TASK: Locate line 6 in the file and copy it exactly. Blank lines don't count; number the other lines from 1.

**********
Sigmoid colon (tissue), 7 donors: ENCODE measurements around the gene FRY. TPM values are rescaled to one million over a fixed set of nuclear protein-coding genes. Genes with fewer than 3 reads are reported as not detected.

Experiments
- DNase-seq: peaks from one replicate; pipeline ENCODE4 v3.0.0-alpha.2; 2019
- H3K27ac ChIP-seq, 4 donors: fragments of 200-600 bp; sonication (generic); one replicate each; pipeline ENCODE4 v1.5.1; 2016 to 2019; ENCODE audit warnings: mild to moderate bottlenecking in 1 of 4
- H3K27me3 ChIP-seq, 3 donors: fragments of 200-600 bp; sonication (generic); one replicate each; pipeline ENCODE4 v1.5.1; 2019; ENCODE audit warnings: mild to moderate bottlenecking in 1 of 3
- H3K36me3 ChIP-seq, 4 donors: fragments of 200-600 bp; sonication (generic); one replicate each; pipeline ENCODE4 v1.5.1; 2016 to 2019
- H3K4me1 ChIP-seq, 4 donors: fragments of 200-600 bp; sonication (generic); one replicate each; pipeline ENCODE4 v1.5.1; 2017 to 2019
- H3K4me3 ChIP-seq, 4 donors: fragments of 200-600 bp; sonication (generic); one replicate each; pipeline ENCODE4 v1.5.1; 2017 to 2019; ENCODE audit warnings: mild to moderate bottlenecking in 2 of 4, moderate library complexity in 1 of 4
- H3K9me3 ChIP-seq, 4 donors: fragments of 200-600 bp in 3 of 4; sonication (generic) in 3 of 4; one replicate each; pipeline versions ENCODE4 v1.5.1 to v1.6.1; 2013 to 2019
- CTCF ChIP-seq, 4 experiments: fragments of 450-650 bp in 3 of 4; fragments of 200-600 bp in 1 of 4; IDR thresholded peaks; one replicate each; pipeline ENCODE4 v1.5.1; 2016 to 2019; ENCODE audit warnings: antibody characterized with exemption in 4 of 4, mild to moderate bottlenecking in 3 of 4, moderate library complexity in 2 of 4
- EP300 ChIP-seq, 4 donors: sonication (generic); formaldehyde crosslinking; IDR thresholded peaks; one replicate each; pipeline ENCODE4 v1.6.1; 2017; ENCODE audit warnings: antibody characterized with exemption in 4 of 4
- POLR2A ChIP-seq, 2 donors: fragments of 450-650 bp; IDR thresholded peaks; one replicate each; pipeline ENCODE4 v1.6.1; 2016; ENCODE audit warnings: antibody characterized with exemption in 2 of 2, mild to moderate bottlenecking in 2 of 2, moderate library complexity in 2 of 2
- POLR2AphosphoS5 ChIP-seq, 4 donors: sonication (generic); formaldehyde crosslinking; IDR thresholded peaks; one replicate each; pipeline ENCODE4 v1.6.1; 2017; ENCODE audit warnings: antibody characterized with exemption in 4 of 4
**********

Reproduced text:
- H3K36me3 ChIP-seq, 4 donors: fragments of 200-600 bp; sonication (generic); one replicate each; pipeline ENCODE4 v1.5.1; 2016 to 2019